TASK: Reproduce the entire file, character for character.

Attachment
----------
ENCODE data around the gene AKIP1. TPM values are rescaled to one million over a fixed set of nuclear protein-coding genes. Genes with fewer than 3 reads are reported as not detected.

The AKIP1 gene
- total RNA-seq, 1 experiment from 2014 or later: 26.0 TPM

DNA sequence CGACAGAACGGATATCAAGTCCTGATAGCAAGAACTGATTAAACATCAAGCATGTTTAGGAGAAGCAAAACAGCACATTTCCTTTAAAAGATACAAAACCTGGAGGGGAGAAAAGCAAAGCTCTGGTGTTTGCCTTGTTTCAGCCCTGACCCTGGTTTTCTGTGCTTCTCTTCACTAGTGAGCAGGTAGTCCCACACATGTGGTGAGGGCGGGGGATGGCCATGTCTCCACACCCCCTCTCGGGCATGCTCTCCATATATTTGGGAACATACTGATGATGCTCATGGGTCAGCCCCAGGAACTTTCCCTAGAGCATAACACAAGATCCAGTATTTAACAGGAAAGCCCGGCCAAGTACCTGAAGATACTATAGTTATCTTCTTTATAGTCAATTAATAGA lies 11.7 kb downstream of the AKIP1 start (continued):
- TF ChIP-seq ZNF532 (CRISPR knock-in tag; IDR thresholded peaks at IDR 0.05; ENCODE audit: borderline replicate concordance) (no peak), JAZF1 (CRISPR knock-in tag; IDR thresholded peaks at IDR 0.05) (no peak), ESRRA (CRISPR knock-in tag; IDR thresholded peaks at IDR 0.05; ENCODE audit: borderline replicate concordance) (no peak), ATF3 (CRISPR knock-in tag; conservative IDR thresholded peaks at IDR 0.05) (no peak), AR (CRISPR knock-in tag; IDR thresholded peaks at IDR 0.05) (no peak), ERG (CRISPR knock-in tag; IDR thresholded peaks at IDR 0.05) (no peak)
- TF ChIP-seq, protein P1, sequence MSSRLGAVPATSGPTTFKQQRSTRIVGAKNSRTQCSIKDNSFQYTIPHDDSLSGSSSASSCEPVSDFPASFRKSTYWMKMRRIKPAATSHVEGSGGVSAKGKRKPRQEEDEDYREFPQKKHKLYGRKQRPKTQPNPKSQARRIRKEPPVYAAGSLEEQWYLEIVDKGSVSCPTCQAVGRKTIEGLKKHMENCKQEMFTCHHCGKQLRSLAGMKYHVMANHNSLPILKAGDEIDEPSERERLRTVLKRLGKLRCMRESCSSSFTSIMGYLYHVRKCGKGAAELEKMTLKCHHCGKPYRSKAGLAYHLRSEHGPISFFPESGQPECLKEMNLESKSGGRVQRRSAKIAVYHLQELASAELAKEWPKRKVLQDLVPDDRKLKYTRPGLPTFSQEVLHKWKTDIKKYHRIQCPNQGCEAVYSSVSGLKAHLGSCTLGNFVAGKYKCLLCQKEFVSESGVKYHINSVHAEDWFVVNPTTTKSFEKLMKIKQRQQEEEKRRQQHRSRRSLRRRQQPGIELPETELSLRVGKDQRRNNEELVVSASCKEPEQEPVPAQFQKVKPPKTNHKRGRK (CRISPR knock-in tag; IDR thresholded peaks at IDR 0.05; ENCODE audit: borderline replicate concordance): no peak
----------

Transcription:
ENCODE data around the gene AKIP1. TPM values are rescaled to one million over a fixed set of nuclear protein-coding genes. Genes with fewer than 3 reads are reported as not detected.

The AKIP1 gene
- total RNA-seq, 1 experiment from 2014 or later: 26.0 TPM

DNA sequence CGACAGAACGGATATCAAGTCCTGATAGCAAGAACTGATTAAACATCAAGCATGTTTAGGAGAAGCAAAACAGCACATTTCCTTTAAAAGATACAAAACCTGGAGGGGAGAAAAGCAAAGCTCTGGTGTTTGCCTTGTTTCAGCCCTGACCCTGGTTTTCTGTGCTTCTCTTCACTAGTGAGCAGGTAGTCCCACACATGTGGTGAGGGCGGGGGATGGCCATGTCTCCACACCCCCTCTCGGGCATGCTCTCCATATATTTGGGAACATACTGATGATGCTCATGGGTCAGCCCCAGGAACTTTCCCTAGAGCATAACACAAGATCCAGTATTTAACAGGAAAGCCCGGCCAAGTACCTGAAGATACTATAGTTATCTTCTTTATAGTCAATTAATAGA lies 11.7 kb downstream of the AKIP1 start (continued):
- TF ChIP-seq ZNF532 (CRISPR knock-in tag; IDR thresholded peaks at IDR 0.05; ENCODE audit: borderline replicate concordance) (no peak), JAZF1 (CRISPR knock-in tag; IDR thresholded peaks at IDR 0.05) (no peak), ESRRA (CRISPR knock-in tag; IDR thresholded peaks at IDR 0.05; ENCODE audit: borderline replicate concordance) (no peak), ATF3 (CRISPR knock-in tag; conservative IDR thresholded peaks at IDR 0.05) (no peak), AR (CRISPR knock-in tag; IDR thresholded peaks at IDR 0.05) (no peak), ERG (CRISPR knock-in tag; IDR thresholded peaks at IDR 0.05) (no peak)
- TF ChIP-seq, protein P1, sequence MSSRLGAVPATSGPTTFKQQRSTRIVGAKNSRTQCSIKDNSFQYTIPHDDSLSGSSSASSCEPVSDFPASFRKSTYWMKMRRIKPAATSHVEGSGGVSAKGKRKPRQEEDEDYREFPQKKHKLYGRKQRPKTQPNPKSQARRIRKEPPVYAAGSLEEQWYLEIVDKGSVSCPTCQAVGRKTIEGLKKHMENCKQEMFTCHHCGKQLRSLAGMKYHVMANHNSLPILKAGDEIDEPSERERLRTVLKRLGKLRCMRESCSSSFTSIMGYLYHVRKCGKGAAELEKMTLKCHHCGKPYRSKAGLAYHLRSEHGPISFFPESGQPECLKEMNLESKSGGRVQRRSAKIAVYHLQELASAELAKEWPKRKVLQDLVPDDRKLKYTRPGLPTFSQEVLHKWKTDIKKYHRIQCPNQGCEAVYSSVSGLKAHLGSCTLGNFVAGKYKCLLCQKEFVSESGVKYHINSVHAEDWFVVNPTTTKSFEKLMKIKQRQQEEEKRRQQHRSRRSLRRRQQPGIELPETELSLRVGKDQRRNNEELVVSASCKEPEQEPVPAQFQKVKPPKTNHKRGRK (CRISPR knock-in tag; IDR thresholded peaks at IDR 0.05; ENCODE audit: borderline replicate concordance): no peak